Essays in international trade theory and political economy

Date of Award


Degree Type


Degree Name

Doctor of Philosophy (PhD)




Mary E. Lovely


Nash tarriff, Scale economies, International trade theory, Political economy

Subject Categories

Economics | Social and Behavioral Sciences


The focus of this dissertation spans the fields of international trade theory and political economy. Its objective is to identify the role of scale economies, country size, asset inequality and ideology on the determination of equilibrium trade policies. The strategy is to preserve the tractability of general equilibrium modeling but augment it by incorporating economies of scale in production. This adjustment is essential due to significant empirical evidence of scale economies. This exercise is fruitful in at least three dimensions: (i) it enhances our understanding of the prevalent trade barriers around the world; (ii) it makes it possible to disentangle the existing anti-trade bias into political and economic elements; (iii) it helps identify winners and losers from a non-cooperative Nash tariff equilibrium.

The first essay explores new routes by which country size systematically determines the net benefit of retaliation across trading partners. Using models in which one industry exhibits scale economies, the research identifies circumstances under which the ability to win a tariff war shifts in favor of the smaller country.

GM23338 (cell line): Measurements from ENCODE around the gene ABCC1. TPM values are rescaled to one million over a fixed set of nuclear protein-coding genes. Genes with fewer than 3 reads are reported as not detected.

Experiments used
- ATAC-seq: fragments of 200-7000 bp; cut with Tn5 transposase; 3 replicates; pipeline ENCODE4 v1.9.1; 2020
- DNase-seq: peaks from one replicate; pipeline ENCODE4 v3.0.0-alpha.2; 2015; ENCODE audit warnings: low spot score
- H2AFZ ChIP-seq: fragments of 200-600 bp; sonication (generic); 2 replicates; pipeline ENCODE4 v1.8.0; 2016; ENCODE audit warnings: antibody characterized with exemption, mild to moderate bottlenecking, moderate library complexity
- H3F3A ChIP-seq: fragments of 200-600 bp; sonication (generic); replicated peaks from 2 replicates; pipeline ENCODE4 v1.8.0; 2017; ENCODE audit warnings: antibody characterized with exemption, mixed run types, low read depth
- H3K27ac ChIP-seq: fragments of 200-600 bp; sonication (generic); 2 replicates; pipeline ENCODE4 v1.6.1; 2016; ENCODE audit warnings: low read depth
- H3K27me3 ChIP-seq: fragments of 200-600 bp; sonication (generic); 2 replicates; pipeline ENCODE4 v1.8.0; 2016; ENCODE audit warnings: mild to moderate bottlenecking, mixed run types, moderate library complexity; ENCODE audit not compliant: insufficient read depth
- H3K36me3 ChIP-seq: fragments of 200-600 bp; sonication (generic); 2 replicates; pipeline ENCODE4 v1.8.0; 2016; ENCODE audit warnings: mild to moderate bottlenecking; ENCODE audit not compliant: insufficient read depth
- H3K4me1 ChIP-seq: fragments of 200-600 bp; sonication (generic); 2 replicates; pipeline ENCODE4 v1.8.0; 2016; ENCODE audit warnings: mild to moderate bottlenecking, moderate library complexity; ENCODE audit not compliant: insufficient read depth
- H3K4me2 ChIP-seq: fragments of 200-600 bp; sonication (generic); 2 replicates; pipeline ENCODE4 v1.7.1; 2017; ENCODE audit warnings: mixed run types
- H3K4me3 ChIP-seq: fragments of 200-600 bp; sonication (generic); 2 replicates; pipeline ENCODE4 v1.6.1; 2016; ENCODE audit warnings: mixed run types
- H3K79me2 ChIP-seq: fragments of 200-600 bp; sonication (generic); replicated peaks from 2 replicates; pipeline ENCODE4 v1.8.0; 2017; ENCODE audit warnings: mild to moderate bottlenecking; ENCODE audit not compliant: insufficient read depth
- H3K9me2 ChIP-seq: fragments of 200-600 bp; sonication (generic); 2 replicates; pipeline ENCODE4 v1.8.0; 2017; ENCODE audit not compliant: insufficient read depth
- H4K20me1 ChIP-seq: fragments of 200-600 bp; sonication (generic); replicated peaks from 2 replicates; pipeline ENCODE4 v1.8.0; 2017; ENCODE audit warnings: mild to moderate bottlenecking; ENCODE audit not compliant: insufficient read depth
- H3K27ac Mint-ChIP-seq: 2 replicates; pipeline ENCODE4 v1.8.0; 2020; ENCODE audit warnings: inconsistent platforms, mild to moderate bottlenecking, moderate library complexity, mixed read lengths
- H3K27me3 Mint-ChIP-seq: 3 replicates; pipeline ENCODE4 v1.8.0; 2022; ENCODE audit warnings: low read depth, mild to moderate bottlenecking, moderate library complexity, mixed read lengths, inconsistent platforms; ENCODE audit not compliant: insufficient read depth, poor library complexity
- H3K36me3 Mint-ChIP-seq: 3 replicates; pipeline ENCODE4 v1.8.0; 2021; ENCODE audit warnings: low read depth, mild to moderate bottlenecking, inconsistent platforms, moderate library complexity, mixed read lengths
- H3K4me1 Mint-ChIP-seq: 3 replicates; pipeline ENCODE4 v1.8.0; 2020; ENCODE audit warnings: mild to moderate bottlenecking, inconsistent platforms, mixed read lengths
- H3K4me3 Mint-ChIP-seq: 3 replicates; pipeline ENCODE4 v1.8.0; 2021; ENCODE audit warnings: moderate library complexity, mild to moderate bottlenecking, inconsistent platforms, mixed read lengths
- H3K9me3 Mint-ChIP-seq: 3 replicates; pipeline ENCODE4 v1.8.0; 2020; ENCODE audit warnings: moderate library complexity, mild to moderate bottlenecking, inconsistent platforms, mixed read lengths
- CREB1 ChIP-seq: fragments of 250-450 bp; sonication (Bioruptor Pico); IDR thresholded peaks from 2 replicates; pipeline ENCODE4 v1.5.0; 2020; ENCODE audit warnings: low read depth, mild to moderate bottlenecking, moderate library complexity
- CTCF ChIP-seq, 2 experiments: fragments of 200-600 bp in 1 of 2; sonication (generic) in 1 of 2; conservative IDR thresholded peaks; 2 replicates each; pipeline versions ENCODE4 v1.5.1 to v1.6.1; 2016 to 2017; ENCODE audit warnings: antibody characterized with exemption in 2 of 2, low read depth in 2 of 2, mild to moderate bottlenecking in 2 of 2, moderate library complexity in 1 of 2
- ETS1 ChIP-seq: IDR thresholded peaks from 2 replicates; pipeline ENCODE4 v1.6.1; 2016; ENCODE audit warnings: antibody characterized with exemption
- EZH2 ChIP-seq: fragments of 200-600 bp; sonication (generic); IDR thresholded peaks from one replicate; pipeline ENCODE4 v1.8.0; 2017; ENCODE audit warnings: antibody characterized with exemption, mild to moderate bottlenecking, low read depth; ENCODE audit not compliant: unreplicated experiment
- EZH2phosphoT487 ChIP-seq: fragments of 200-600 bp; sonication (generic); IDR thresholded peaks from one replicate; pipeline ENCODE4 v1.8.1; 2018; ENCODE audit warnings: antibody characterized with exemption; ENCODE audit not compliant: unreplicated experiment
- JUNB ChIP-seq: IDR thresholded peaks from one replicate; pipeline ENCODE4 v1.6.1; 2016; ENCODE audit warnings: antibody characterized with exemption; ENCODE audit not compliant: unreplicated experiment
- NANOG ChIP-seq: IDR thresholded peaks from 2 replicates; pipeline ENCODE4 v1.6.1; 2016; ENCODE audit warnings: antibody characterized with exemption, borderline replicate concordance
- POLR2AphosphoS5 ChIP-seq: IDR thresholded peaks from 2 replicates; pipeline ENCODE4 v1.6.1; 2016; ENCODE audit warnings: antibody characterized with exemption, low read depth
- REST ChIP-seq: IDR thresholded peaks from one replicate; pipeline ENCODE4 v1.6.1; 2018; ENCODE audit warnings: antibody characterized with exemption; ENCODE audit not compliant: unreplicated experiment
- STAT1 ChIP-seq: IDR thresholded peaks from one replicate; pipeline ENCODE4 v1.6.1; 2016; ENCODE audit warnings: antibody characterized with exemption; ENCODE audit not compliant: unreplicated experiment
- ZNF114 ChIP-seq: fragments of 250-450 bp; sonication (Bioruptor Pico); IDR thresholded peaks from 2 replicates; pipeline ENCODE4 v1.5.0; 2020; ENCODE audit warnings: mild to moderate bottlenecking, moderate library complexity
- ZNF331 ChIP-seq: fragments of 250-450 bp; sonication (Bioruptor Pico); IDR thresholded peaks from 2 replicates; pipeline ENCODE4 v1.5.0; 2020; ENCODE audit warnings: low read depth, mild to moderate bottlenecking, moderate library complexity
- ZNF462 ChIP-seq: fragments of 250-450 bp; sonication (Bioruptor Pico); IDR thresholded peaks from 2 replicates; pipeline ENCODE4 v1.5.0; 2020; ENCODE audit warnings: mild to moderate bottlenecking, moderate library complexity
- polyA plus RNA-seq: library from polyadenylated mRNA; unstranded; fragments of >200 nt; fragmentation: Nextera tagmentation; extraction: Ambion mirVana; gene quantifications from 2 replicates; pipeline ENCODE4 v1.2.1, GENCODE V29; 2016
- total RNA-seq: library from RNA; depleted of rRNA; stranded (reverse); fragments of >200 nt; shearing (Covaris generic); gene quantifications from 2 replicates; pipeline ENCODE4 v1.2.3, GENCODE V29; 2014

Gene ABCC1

The second essay bridges an existing gap in the political economy literature by producing equilibrium tariffs, within an international political economy framework, that are compatible with the widespread trade barriers around the world. In addition, it derives several testable hypotheses regarding the role of asset inequality and ideology on the determination equilibrium trade policies.

The third essay empirically tests the following hypotheses established in my second essay: In a pro-worker regime, an increase in asset inequality will lead to more liberal (restrictive) trade policies in the country that imports (exports) the capital intensive good. In a pro-capitalist regime, an increase in asset inequality will lead to more restrictive (liberal) trade policies in the country that imports (exports) the labor intensive good. This paper finds empirical support for these predictions using cross-country data on ideology, inequality and different measures of protection.


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